By Guy Bird
The new, 4th generation Range Rover unveiled in Paris is quite exceptional in many regards. We know it will perform peerlessly and it has to work in new markets, for customers who demand an ever greater level of luxury and refinement. We know it will do all of these things with aplomb. And generally, this is a very well executed piece of design. The detailing, for instance, instantly links it with Evoque and also brings the car up to date. The old car was looking a little tired in this respect. Meanwhile, the belt line has remained mercifully flat, the face is softer, yet still well-resolved and recognisably Range Rover. While the lower feature line gives the car a degree of balance and harmony – even if we aren’t fans, taste-wise of the chrome highlight it creates – which is particularly apparent on the darker-hued cars.
Yet there’s a fundamental proportional change here. The car is sportier. It ‘leans back’ further. The rear overhang is much more obvious. And you sit ever-so-slightly lower – that classic low belt line, relative to your body in the car, is less apparent. To us, that up-rightness, the last vestiges of utilitarianism in the design and the beltline relationship were core to what made Range Rover. They may be tiny things and they may have only been reduced slightly, but we’ve a nagging sense that the regal, really overt British-ness of the last car, has got slightly lost. Blame the Range Rover’s status as a massive export vehicle – one that will sell in greater abundance in Shanghai and LA, than it will in its home market. It’s still a good piece of design, but make no mistake, there’s more than a subtle-shift to this Range Rover’s design than the pictures might first suggest.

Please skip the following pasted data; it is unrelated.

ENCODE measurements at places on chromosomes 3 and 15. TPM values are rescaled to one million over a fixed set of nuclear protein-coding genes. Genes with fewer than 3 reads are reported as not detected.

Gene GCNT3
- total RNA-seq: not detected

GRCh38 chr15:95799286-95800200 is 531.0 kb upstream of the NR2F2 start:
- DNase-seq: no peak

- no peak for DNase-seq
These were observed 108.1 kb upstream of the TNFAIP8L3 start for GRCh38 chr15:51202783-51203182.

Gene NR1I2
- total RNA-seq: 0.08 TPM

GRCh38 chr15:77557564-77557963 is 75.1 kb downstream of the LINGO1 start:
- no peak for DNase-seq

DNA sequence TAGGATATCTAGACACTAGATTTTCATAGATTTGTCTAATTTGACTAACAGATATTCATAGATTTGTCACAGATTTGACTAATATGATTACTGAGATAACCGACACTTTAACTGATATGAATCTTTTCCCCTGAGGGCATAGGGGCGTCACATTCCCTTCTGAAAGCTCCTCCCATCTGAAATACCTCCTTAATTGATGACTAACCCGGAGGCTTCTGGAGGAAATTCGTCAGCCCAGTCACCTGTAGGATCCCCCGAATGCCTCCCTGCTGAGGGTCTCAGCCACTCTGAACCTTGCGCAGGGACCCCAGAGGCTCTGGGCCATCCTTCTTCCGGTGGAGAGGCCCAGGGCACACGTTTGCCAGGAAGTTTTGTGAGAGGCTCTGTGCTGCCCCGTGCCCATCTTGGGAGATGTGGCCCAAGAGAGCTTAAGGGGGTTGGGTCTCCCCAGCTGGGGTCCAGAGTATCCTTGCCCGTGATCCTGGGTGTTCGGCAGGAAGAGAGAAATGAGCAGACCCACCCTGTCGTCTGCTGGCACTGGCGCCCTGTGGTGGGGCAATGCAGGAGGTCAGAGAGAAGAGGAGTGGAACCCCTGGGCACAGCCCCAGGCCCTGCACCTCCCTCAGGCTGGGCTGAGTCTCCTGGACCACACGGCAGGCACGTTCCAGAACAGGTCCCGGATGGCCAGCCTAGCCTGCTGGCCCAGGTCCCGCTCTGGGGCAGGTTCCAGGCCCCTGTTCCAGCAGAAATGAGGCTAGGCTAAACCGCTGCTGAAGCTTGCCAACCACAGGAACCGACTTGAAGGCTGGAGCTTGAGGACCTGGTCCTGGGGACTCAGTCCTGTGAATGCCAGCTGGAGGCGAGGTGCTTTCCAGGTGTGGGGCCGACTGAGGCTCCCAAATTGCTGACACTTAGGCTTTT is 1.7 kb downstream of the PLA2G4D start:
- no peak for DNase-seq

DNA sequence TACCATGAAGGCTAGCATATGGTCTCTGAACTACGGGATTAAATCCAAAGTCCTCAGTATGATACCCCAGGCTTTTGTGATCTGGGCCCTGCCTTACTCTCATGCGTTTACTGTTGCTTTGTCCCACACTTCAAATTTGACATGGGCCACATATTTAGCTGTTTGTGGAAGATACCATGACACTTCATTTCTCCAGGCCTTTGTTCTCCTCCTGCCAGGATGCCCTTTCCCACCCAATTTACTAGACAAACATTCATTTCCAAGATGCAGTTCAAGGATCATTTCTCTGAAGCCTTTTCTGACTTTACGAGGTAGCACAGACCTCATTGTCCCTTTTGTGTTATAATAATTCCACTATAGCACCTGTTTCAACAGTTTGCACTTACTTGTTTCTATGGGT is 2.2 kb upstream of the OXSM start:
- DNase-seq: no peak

By Joe Simpson
Of course this isn’t really the first time we’ve seen the Ford Mondeo – we saw its stateside twin, the Fusion back in January in Detroit. Interesting to see it in Paris in Euro spec. Most mainstream media is running with the ‘Aston Martin for the masses’ headline thanks to its outline grille. Do doubt Ford is glad of this as it distracts from the fact that the Mondusion (Fusdeo?) is in fact an Audi emulator. Who isn’t currently?
If imitation is the highest form of flattery then the guys in Ingolstadt will be beetroot red.
Its DRL signature is a kink shy of the A6′s, the hatchback’s profile a facsimile of the A7 and the lower mask treatment strikingly similar to the outgoing A3.
Unfortunately the quality of these pre-production cars spoils the illusion. Huge panel gaps (you can actually see into the engine bay on one of the show cars) and poor interior quality (console bin lids stuck open, sharp trim edges) just aren’t good enough. I for one remember the previous generation Mondeo being leagues ahead in terms of perceived quality. It’s little wonder Ford has drafted in Amko Leenarts – the man responsible for turning around Peugeot’s interiors – as its new Director of Global Interiors Design Strategy.
Ford was, at one time, a company very much leading the gaggle in terms of design direction, but the Mondeo feels disappointing in its lack of clear identity.